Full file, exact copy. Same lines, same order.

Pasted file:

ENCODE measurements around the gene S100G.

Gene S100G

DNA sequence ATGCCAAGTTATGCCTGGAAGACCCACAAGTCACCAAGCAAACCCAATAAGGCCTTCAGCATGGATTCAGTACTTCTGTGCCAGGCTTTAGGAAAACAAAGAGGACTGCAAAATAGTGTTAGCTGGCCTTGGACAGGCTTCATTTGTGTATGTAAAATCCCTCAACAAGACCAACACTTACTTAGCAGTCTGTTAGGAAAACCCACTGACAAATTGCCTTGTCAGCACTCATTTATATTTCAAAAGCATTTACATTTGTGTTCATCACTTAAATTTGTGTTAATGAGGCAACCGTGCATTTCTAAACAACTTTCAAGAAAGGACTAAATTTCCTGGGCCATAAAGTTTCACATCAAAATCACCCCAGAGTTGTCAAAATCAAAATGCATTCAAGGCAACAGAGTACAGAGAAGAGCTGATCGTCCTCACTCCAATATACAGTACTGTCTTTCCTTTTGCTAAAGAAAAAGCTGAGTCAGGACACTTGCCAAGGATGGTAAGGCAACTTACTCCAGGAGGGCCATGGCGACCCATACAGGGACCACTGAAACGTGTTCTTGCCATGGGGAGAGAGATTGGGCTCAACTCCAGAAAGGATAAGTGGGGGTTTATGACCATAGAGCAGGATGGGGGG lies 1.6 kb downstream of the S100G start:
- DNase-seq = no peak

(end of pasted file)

ENCODE measurements around the gene S100G.

Gene S100G

DNA sequence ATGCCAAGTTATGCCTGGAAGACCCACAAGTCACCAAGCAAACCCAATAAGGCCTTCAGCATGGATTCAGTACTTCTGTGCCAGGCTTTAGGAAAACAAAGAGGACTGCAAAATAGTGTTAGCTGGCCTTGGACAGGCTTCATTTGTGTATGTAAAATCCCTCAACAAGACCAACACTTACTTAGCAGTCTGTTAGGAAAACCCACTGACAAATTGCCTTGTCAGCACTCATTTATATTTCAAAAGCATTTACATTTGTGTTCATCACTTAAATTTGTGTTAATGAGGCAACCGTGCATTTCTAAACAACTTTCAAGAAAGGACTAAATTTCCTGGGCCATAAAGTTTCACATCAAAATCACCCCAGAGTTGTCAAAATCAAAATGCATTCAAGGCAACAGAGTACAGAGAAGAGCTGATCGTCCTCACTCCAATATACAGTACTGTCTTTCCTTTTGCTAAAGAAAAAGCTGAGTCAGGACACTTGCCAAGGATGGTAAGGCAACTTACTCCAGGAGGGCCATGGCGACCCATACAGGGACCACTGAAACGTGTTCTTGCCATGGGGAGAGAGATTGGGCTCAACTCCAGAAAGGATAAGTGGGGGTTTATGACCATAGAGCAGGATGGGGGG lies 1.6 kb downstream of the S100G start:
- DNase-seq = no peak